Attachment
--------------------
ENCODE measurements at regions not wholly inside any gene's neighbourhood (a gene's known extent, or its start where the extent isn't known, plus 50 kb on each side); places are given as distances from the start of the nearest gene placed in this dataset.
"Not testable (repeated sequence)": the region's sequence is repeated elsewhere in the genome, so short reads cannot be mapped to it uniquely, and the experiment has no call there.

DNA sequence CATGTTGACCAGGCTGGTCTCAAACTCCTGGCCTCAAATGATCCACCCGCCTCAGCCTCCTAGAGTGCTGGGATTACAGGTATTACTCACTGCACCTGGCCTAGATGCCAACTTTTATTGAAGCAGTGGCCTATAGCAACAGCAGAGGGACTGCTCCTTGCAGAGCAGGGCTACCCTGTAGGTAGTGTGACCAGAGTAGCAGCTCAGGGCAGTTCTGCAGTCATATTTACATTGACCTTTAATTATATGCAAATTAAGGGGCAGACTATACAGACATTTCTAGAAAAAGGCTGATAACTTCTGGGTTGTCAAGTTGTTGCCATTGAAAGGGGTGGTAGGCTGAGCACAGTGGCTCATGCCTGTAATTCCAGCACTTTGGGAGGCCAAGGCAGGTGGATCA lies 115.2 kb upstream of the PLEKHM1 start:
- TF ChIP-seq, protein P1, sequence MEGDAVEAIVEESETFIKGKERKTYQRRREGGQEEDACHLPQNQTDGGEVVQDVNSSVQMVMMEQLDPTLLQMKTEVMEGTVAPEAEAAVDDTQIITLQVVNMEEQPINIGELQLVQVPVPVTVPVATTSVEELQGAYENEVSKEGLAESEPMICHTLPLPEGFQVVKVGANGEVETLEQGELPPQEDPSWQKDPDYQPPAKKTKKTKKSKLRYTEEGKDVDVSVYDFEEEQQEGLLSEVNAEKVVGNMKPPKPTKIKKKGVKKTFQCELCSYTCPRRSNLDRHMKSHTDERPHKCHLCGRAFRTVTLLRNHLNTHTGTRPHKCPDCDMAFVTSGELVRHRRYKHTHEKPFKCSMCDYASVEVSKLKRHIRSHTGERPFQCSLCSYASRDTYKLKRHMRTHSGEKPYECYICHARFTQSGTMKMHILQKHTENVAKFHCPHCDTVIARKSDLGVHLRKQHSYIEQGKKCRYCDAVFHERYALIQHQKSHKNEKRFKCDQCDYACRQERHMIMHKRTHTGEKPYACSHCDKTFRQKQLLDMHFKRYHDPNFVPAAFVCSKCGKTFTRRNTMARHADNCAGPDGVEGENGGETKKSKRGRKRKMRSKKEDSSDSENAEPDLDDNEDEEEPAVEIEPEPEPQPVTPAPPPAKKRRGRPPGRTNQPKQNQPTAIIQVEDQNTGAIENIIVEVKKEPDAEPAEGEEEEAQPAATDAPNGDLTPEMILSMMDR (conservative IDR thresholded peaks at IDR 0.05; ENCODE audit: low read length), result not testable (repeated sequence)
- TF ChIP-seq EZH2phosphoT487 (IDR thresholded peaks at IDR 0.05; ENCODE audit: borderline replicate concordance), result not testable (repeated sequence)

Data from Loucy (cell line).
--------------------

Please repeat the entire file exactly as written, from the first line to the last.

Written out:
ENCODE measurements at regions not wholly inside any gene's neighbourhood (a gene's known extent, or its start where the extent isn't known, plus 50 kb on each side); places are given as distances from the start of the nearest gene placed in this dataset.
"Not testable (repeated sequence)": the region's sequence is repeated elsewhere in the genome, so short reads cannot be mapped to it uniquely, and the experiment has no call there.

DNA sequence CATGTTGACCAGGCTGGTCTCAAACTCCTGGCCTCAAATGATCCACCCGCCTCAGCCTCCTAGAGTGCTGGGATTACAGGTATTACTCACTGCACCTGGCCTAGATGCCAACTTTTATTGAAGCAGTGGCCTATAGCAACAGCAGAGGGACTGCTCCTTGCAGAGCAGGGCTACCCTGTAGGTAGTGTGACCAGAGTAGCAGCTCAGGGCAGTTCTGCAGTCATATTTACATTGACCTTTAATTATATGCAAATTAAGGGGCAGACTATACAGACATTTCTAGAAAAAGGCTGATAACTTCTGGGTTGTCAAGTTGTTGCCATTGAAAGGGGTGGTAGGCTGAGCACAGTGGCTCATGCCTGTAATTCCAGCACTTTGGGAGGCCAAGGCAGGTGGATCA lies 115.2 kb upstream of the PLEKHM1 start:
- TF ChIP-seq, protein P1, sequence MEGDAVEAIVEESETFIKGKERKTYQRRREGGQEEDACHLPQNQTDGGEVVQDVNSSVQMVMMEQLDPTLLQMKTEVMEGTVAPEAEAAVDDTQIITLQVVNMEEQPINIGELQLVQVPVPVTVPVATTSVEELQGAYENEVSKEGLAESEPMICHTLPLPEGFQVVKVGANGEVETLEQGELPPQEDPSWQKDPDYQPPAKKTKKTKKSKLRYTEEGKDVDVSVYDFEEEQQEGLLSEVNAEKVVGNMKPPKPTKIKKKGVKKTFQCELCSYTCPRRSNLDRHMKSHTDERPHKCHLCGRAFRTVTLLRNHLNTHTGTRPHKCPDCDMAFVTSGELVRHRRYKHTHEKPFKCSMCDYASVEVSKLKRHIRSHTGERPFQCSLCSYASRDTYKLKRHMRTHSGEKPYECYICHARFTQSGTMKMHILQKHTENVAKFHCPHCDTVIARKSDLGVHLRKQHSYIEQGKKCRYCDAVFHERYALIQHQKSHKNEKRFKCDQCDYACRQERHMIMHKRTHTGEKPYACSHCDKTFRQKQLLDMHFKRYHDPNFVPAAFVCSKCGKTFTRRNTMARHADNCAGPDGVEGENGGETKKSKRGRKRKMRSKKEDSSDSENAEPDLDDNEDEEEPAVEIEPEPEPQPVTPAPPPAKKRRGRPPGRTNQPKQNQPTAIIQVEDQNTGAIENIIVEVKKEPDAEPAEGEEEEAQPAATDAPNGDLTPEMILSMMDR (conservative IDR thresholded peaks at IDR 0.05; ENCODE audit: low read length), result not testable (repeated sequence)
- TF ChIP-seq EZH2phosphoT487 (IDR thresholded peaks at IDR 0.05; ENCODE audit: borderline replicate concordance), result not testable (repeated sequence)

Data from Loucy (cell line).